Generally, colors in an image blend gradually from one color to the next. Is impossible for the human eye to tell where one color stops and the next one picks up. However, in some cases, the transition from one color to the next can actually be seen. This usually occurs in areas of little detail (e.g., featureless skies). The result is an image where bands appear to run across the image. This problem is known as posterization (also known as banding). An example of posterization is exhibited in Figure 1.
Posterization is highly undesirable. However, posterization can usually be prevented. For those cases where posterization has already occurred, it can usually be corrected if you know the proper technique. The purpose of this article is to cover the cause, prevention, and cure of posterization.
The cause of posterization can be explained in one little sentence: too little information spread too far apart. The "information" refers to the tones contained in an image, and the "too far apart" refers to how far apart the tones are from each other. Figures 2 -- 5 illustrate this concept. Figure 2 (JPEG image) shows a color gradient from green to red. The gradient has a smooth transition of color across the gradient. Figure 3 shows the histogram of the image. The histogram shows no tonal gaps. In Figure 4 (JPEG image), the color gradient was subjected to some editing that caused posterization. The histogram in Figure 5 shows why the posterization occurred. This histogram shows that the tones are now spread far apart.
It is easier to put on a coat than to cure pneumonia. Similarly, it is easier to prevent posterization that to fix it after it has occurred. There are three ways to prevent posterization.
Now, this may not seem like the most brilliant or technical solution, but posterization can, sometimes, be significantly reduced or even eliminated by reducing the amount of image editing. For example, reducing the amount of Curves or Hue/Saturation used might help reduce or eliminate a posterization problem. Another possibility is to use a tool that doesn't spread the tones apart (e.g., use Brightness/Contrast instead of Curves). By reducing the amount of editing, or using a tool that does not spread the tones apart, the distance between the tones will be less and the posterization problem may disappear.
While a bit simplistic, and not possible with all images, this method may save the day for some images.
One of the easiest ways to help reduce or eliminate posterization is to shoot images in raw. Raw has sixteen times more tones than JPEG. Therefore, the tones are much closer together than when the JPEG format is used. Thus, images that start as raw and are converted to high bit TIFF (or some other high bit format) for editing are much less likely to exhibit posterization.
The effect of having more tones can be seen by comparing Figures 2 -- 5 to Figures 7 -- 10. Looking back at Figure 2, we see an eight bit, JPEG image of a smooth color gradient that shows no tonal gaps in the associated histogram. However, after editing, the image exhibits heavy posterization (as shown in Figure 4) with large tonal gaps (as shown in Figure 5).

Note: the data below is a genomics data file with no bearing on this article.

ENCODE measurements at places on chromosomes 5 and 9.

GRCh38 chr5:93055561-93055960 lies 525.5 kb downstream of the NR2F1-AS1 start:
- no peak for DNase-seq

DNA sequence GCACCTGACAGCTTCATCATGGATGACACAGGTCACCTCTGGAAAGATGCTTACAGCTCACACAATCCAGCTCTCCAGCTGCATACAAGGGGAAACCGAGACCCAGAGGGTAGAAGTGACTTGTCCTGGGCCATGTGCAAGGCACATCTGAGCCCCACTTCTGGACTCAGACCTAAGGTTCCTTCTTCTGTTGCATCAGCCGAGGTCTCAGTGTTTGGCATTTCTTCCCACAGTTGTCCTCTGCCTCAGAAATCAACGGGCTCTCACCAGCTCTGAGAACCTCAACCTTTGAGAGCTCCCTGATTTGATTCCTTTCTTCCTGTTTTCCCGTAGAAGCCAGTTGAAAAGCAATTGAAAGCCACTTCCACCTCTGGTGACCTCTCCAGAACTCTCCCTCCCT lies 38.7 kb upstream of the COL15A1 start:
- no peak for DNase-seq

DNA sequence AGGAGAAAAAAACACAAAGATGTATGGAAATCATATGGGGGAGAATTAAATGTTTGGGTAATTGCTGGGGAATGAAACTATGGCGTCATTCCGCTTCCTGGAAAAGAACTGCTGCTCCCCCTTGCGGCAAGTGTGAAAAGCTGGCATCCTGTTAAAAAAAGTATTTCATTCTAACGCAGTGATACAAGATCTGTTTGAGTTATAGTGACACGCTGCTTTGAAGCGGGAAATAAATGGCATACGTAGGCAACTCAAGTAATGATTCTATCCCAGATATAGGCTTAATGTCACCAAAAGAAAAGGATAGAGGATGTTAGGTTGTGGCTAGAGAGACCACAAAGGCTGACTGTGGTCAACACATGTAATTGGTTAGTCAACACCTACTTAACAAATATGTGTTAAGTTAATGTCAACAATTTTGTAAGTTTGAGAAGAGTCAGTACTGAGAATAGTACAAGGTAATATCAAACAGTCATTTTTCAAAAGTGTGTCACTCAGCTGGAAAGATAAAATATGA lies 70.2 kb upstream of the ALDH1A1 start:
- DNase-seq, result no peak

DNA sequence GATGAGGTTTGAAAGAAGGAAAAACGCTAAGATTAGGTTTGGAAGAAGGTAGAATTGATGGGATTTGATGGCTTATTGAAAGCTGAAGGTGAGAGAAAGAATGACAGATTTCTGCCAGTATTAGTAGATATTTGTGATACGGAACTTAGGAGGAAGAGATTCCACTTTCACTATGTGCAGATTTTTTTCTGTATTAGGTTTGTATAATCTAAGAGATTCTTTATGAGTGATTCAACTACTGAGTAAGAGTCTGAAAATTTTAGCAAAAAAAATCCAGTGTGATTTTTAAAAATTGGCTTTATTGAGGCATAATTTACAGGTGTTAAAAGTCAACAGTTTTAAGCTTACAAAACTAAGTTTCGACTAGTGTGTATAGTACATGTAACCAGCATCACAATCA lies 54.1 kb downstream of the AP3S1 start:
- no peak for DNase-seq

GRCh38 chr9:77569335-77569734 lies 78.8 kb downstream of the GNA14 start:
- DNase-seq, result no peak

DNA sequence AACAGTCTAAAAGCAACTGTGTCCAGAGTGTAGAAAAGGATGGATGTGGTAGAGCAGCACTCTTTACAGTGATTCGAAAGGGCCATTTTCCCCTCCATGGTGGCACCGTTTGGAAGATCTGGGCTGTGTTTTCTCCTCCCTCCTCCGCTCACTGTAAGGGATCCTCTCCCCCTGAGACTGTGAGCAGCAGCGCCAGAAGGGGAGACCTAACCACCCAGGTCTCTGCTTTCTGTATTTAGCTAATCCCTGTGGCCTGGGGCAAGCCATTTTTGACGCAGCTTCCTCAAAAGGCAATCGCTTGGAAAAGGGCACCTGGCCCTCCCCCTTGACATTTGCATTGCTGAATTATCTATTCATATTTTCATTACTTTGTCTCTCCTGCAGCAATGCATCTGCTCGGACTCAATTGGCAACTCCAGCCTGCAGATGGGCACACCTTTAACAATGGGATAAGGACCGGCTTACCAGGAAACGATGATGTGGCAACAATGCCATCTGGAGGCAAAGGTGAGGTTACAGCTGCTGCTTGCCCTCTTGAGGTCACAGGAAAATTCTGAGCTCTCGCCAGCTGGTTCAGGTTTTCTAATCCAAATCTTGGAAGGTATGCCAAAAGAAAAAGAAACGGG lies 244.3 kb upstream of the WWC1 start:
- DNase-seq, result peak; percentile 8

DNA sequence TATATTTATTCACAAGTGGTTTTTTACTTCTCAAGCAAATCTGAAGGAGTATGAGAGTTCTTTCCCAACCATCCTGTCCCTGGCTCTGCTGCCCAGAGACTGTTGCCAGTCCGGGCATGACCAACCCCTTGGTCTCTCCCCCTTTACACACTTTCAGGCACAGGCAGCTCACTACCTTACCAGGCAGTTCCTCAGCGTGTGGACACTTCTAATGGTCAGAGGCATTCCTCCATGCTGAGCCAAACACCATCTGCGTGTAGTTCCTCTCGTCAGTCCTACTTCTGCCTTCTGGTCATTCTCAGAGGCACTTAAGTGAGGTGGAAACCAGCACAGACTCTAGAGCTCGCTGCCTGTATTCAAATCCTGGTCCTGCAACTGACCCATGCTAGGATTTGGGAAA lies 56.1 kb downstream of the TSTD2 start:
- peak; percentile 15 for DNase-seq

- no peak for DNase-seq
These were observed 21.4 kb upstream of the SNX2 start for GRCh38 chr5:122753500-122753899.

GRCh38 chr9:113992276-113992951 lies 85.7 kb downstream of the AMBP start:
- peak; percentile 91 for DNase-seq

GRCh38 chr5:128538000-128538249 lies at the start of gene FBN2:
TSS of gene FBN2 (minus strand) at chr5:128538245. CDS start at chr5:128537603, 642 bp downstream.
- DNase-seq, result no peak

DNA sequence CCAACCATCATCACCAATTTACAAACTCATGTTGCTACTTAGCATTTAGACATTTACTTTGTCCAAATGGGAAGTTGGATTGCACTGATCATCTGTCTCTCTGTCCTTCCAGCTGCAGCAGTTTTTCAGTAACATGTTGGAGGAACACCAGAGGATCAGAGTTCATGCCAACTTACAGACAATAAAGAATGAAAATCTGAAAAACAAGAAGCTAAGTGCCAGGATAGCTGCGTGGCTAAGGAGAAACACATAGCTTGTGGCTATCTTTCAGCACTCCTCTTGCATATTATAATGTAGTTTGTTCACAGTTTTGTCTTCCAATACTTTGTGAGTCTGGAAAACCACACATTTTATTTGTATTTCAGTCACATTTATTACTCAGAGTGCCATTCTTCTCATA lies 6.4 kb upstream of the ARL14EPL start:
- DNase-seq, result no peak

Figure 7 shows the exact same color gradient as that shown in Figure 2, except that this image is a sixteen bit image. The image has a smooth transition of color across the gradient. Figure 8 shows the histogram for the image. The histogram shows no tonal gaps. In Figure 9, the color gradient was subjected to the same editing done with Figure 4. This time, there is no posterization due to the larger number of closely spaced tones in this image, and the histogram in Figure 10 shows a lack of tonal gaps.
Please keep in mind that these color gradient images were created in Photoshop for illustration purpose. They were not created in a camera (e.g., Figures 7 and 9 were not created from raw images; however, they behave similarly to raw images that were converted to sixteen bit TIFF files). Thus, these images illustrate well the impact of having more tones.
Have you ever noticed that posterization tends to occur mostly in the darker parts of an image? There is a reason for that. The different tonal regions contain different numbers of tones. This is shown in Table 1. For a five stop dynamic range, JPEG image, there are 128 tones in the highlight tonal region (before application of tonal curves) but only sixteen tones in the shadow region (before application of tonal curves). Since the darker tonal regions have so few tones, posterization is a bigger problem in these regions.
|Three quarter tones|
The posterization issue is resolved by adding something that, under normal conditions, everyone tries to get rid of: noise. The noise is added in very small amounts to only the areas that show posterization (the sky in this image). The noise breaks up the edges of the bands so that the eye can no longer detect the edge (kind of like how camouflage breaks up the outline of a human figure so that it is not discernable). On the other hand, the noise is added in such small amounts that it is not readily noticeable at the normal viewing distances for prints. Furthermore, since posterization is most noticeable in dark areas that have little detail, the noise is being added to areas where there is not much detail with which the noise can interfere. This is seen in Figure 11. The noise will be added to the sky where it will not hinder any significant detail.
Prevention is always better than a cure. By shooting in raw and maximizing the exposure or shooting multiple exposures, a photographer can greatly reduce problems with posterization. For those cases where posterization can not be prevented, this noise technique can save an otherwise great image.